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Updated: September 18, 2010 14:14 IST

Chinese hold anti-Japan protests over boat dispute

AP
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A Chinese police officer, centre, takes away a Japanese flag after a protester tread on its during an anti-Japan protest outside the Japanese Embassy in Beijing on Saturday. Photo: AP.
A Chinese police officer, centre, takes away a Japanese flag after a protester tread on its during an anti-Japan protest outside the Japanese Embassy in Beijing on Saturday. Photo: AP.

Protesters in several cities across China marked a politically sensitive anniversary on Saturday with anti—Japan chants and banners, as authorities tried to stop anger over a diplomatic spat between the Asian giants from getting out of control.

As some chanted “Wipe out the Japanese devils!” and stamped on Japanese flags, China’s Foreign Ministry called for calm.

Ever—present anti—Japanese sentiment in China has been inflamed in recent weeks by Japan’s arrest of a Chinese captain after his fishing boat collided with two Japanese coast guard vessels in waters near an island group claimed by both Tokyo and Beijing. Japan has returned the boat and its crew but holds the captain. China has demanded his release.

China’s ruling Communist Party partly encourages anti—Japanese sentiment to burnish its nationalist credentials, but it remains obsessed with social stability and has worked in recent days to keep people from demonstrating.

Protests in at least five cities drew crowds as large as several hundred, but officials’ efforts largely succeeded.

Dozens of demonstrators gathered outside the Japanese Embassy in Beijing shouted “Down with Japan” and held signs saying “Get out of the Diaoyu Islands” but were moved away by police within an hour. They later were allowed to pass by in small groups, while the rest marched outside a police cordon. The disputed islands are known as Diaoyu or Diaoyutai in Chinese and as Senkaku in Japan.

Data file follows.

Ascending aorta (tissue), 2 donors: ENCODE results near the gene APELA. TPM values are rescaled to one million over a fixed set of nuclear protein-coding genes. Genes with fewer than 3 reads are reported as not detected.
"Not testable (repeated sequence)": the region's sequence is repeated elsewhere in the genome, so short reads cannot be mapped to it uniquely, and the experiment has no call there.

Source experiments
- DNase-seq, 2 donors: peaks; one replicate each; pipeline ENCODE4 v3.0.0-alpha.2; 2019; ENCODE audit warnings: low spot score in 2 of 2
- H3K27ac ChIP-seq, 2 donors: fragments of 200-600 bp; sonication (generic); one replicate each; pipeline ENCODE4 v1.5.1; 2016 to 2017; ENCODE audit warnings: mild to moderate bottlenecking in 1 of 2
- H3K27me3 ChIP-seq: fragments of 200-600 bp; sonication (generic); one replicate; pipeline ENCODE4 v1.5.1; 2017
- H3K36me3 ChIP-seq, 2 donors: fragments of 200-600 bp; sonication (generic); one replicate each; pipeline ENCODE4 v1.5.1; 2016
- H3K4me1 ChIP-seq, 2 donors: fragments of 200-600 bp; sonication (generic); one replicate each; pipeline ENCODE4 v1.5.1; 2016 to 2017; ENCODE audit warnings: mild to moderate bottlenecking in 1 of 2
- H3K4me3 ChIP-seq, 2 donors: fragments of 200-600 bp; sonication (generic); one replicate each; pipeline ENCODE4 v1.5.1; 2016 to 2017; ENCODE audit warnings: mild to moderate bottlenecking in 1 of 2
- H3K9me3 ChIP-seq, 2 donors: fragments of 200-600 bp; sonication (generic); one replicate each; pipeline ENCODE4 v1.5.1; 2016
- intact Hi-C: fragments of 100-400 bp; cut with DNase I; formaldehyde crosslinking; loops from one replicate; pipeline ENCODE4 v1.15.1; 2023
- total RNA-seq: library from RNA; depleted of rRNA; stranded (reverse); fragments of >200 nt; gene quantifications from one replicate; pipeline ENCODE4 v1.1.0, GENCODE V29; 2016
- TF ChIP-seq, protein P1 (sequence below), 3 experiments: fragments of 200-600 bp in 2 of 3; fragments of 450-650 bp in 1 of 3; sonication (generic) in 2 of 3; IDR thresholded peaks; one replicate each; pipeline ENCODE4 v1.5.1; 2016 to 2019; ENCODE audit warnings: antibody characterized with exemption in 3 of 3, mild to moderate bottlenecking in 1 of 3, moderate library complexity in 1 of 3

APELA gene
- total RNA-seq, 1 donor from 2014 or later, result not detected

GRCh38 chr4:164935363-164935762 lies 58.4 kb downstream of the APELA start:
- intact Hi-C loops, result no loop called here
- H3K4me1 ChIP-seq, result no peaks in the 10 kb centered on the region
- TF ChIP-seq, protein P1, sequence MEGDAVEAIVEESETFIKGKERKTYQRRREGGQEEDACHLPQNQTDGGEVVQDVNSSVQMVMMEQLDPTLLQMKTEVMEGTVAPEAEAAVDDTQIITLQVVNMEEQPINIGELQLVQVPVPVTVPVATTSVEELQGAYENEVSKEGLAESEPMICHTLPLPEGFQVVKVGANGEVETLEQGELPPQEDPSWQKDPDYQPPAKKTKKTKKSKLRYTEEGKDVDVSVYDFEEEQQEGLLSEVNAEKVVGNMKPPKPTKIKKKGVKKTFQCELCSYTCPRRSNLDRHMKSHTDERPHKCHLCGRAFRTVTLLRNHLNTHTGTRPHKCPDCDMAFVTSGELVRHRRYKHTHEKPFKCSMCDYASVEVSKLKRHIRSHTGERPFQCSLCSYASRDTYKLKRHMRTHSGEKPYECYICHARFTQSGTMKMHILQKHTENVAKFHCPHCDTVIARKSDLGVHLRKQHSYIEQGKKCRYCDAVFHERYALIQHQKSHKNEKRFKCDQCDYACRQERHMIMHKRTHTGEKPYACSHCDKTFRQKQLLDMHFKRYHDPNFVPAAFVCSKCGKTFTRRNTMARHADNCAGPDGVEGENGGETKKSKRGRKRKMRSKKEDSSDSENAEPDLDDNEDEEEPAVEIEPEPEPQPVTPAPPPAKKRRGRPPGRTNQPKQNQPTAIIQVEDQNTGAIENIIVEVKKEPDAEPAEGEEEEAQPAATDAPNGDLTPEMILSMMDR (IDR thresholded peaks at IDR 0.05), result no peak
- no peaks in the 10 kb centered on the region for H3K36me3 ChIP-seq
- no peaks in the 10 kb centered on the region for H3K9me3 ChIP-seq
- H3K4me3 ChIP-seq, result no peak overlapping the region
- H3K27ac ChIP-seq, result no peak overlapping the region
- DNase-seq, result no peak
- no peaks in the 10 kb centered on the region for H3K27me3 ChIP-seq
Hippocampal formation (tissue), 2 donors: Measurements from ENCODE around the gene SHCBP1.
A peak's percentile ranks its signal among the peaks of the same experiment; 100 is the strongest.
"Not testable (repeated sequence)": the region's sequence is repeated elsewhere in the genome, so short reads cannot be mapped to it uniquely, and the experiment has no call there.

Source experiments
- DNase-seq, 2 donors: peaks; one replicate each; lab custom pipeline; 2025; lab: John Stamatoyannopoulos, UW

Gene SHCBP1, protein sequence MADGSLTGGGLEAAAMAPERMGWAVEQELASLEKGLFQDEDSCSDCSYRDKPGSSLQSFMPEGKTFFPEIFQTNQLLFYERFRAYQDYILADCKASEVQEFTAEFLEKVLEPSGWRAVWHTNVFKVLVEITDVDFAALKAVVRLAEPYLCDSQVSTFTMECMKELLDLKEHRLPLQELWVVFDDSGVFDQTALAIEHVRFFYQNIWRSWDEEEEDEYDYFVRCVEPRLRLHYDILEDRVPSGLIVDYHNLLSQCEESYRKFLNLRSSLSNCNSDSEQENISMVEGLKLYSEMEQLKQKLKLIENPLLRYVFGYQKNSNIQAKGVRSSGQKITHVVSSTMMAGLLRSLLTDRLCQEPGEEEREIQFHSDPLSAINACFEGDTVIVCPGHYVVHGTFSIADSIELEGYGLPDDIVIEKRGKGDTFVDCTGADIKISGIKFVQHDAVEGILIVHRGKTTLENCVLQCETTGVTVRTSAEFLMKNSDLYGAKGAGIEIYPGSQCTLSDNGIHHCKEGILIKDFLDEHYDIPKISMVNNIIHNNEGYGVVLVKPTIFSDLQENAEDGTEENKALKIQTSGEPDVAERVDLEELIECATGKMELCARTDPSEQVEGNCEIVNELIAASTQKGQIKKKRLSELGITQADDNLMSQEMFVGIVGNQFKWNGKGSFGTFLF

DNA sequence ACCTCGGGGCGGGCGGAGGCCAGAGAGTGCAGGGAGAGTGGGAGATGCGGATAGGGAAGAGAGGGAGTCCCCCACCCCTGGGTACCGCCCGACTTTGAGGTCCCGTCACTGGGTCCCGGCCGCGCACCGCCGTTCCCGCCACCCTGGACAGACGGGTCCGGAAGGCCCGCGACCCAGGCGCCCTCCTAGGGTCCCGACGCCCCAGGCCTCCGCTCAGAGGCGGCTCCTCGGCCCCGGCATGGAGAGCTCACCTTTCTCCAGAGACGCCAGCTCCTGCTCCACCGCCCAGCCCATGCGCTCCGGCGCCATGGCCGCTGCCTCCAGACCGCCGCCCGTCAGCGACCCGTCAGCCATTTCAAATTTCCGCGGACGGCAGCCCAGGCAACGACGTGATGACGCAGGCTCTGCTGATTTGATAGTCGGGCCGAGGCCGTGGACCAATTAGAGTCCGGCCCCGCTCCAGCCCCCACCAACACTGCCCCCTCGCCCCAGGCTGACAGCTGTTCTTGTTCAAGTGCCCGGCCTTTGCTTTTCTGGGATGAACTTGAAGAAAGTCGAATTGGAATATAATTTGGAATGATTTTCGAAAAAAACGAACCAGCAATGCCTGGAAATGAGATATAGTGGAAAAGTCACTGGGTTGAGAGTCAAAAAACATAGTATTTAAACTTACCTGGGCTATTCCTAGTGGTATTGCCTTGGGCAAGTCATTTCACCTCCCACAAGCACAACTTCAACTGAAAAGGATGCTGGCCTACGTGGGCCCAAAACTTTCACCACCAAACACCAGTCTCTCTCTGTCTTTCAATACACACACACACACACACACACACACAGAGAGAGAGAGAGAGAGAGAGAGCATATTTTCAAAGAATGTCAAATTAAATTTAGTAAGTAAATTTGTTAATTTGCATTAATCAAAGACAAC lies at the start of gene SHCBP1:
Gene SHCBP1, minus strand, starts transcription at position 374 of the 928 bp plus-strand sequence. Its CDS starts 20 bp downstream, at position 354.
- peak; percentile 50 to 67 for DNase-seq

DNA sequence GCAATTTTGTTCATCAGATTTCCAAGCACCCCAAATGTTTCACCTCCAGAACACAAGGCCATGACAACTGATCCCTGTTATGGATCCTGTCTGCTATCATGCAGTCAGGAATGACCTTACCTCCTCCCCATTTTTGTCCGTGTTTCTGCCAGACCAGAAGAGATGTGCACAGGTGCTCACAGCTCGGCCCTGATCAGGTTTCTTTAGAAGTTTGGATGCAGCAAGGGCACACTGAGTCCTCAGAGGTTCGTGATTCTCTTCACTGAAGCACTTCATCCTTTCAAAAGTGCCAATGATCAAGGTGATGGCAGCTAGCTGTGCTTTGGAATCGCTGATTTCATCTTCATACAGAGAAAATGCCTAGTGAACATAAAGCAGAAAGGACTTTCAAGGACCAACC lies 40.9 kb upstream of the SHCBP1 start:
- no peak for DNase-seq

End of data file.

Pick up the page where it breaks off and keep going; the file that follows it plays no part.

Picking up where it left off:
In Shanghai, two men hung a banner saying “The Diaoyu islands belong to China ... return our captain” outside the Japanese consulate. Police warned them to be careful and eventually ushered people away after a crowd of about 50 gathered.

“We came here to appeal for fairness and for the right to ask for our captain back. We regret the government’s weakness in diplomacy,” said one of the men, Li Chunguang. He wore a T—shirt showing revolutionary leader Mao Zedong.

And in the southern city of Shenzhen, several hundred people gathered at a public square to call for a boycott of Japanese goods and sing the Chinese national anthem, Hong Kong’s radio RTHK reported. Hong Kong’s Cable TV showed a police officer trying to grab a Chinese flag displayed by protesters. RTHK said police detained several demonstrators.

Saturday marked the anniversary of the 1931 “Mukden Incident” that led to the Japanese occupation of China’s northeast and eventually the brutal invasion and conquest of much of the country. The date has in the past been marked by official commemorations and scattered anti—Japanese protests.

The state—run Xinhua News Agency reported that protesters of the boat incident chanted anti—Japan slogans in the northeastern city of Shenyang, where the 1931 attack occurred. The report ran only in English, not Chinese.

The anniversary was the top news on China Central Television’s noon broadcast.

As recently as 2005, some anti—Japan protests have swelled with thousands of demonstrators, threatening to spill public anger into other issues closer to home.

“We believe the Chinese people will express their demands in a rational way,” Chinese Foreign Ministry spokeswoman Jiang Yu said Saturday in a statement faxed to The Associated Press.

Beijing has stated that the arrest of the fishing captain could damage relations and has summoned Japan’s ambassador, Uichiro Niwa, five times.

The Japanese government made no public comment on Saturday on the protests, the boat incident or the anniversary.

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